(A) MS based quantification of EF2 levels from yeast mutants (dph2Δ, eft2Δ, dph2Δ eft2Δ) in relation to wild-type (wt) EF2 values (1.0). ** (P ≤ 0.01); **** (P ≤ 0.0001). (B) Western blots using antibodies for global EF2 recognition (anti-EF2(pan), top panel), specific detection of EF2 pools that lack the diphthamide modification (anti-EF2(no diphthamide), middle panel) and for internal protein expression controls (anti-β-Actin and anti-Cdc19, bottom panels). Protein extracts from homozygous (dph2ΔΔ) diphthamide-minus MCF7 [33] cell lines served as internal controls (all panels). (C) Synthetic sick growth phenotypes result from combining EF2 downregulation with loss of diphthamide. Ten-fold serial cell dilutions of yeast strains (as in A & B) were cultivated in the absence (untreated) or presence of various chemical stressors (SDS [0.2% w/v], rapamycin [15 nM] or caffeine [7.5 mM]) or at different temperatures (30°C, 37°C, 39°C or 40°C).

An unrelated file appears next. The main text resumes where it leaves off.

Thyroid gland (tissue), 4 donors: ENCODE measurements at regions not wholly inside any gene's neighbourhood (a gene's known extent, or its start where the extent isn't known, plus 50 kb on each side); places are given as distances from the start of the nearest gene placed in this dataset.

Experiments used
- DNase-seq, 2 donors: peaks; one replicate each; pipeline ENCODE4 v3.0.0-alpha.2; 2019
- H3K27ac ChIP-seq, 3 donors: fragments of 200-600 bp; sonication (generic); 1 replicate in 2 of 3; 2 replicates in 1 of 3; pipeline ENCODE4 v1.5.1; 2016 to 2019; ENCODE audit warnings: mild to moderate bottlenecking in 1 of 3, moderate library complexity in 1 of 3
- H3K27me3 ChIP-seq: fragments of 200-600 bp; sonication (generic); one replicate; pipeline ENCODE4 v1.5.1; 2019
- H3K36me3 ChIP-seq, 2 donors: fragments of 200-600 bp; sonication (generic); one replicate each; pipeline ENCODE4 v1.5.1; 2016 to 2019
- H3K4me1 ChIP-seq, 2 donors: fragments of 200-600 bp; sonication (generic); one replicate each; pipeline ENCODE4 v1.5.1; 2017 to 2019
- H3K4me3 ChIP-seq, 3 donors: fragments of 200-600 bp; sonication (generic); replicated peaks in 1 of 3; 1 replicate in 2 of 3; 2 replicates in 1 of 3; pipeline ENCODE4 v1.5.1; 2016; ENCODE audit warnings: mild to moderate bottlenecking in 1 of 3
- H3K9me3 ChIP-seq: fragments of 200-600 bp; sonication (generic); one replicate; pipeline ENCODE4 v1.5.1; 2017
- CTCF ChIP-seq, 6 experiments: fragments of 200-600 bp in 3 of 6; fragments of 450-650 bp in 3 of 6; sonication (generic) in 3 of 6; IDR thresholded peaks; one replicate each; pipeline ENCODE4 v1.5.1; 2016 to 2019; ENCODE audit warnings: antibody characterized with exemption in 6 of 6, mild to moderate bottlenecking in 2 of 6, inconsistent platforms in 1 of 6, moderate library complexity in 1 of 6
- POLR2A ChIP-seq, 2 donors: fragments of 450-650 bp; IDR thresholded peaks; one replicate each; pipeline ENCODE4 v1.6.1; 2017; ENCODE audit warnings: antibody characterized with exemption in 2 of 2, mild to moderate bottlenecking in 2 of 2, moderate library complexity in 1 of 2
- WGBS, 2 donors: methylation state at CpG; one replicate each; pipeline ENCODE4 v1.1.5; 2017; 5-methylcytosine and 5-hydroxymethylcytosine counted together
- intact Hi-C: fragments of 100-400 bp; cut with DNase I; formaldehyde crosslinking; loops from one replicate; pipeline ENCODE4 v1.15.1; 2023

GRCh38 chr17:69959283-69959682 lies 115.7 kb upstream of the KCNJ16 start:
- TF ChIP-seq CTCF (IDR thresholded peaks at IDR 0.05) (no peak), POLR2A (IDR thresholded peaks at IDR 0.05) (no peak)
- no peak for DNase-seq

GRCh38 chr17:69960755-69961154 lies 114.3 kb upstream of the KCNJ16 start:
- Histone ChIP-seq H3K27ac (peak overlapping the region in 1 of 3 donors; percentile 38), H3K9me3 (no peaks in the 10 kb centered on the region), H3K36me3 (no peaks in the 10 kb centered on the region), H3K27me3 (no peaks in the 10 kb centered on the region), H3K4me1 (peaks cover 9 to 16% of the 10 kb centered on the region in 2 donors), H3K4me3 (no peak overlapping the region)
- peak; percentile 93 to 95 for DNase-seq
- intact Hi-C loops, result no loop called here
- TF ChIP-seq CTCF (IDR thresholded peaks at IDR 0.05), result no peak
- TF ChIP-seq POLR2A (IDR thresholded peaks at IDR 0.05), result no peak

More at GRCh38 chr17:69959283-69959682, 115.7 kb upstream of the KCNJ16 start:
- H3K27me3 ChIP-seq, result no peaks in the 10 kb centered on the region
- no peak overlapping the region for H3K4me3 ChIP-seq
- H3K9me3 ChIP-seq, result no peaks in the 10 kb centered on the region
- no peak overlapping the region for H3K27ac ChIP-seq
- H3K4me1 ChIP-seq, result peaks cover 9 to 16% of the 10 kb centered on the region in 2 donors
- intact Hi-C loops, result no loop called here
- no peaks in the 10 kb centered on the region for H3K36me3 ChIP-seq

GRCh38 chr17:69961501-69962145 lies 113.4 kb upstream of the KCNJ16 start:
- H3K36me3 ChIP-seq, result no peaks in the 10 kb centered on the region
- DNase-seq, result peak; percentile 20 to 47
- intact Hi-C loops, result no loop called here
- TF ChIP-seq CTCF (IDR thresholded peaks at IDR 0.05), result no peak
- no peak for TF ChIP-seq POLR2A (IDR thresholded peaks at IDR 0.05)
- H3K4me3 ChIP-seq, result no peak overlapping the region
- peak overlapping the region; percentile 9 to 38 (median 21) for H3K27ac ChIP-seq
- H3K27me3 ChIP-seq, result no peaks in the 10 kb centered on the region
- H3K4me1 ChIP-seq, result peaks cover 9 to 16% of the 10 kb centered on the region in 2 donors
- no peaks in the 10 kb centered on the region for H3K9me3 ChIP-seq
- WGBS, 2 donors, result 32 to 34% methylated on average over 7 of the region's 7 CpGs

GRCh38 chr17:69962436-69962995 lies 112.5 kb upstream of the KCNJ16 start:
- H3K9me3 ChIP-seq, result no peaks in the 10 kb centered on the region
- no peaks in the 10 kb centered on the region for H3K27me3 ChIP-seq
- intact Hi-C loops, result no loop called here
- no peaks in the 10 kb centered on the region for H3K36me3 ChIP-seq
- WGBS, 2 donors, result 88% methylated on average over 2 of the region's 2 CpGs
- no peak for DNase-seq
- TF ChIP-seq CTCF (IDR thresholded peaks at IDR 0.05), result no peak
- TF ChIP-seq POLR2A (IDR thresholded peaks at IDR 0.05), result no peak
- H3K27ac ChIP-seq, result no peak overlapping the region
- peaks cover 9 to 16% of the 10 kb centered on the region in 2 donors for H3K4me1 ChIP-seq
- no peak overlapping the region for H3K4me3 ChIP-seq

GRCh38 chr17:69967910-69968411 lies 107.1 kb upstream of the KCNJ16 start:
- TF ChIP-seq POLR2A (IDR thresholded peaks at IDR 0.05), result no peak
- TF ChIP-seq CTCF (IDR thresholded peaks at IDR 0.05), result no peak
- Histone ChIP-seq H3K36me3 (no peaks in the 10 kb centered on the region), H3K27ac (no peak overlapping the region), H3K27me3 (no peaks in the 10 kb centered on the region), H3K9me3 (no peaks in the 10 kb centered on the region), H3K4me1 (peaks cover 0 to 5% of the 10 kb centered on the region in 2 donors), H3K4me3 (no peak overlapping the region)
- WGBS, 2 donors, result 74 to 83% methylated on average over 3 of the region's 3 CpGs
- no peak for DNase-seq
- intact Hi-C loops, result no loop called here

Fig 4
Fig 4. Competitive fitness studies in response to diphthamide defects, EF2 undersupply or both.
(A) Experimental setup. Equal amounts of wild-type (wt) and mutant (xxxΔ) cells were mixed and grown for 24 h (1 d) and successively passaged three more times for a total period of 96 h (4 d). After each passage, the relative amount (% of cells) of the two cell-types was determined. Growth experiments involving competition between wt and dph2Δ (B), eft2Δ (C) or dph2Δ eft2Δ (D) cells are shown.
Fig 5
Fig 5. Analysis of cell doubling times in diphthamide synthesis (DPH1-DPH7) and EFT2 gene deletion strains.
Doubling times of the indicated strain backgrounds were determined from biological quadruplicates. Statistical significance was determined by two-tailed t-test. * (P ≤ 0.05).
Fig 6
Fig 6. DPH5 overexpression toxicity.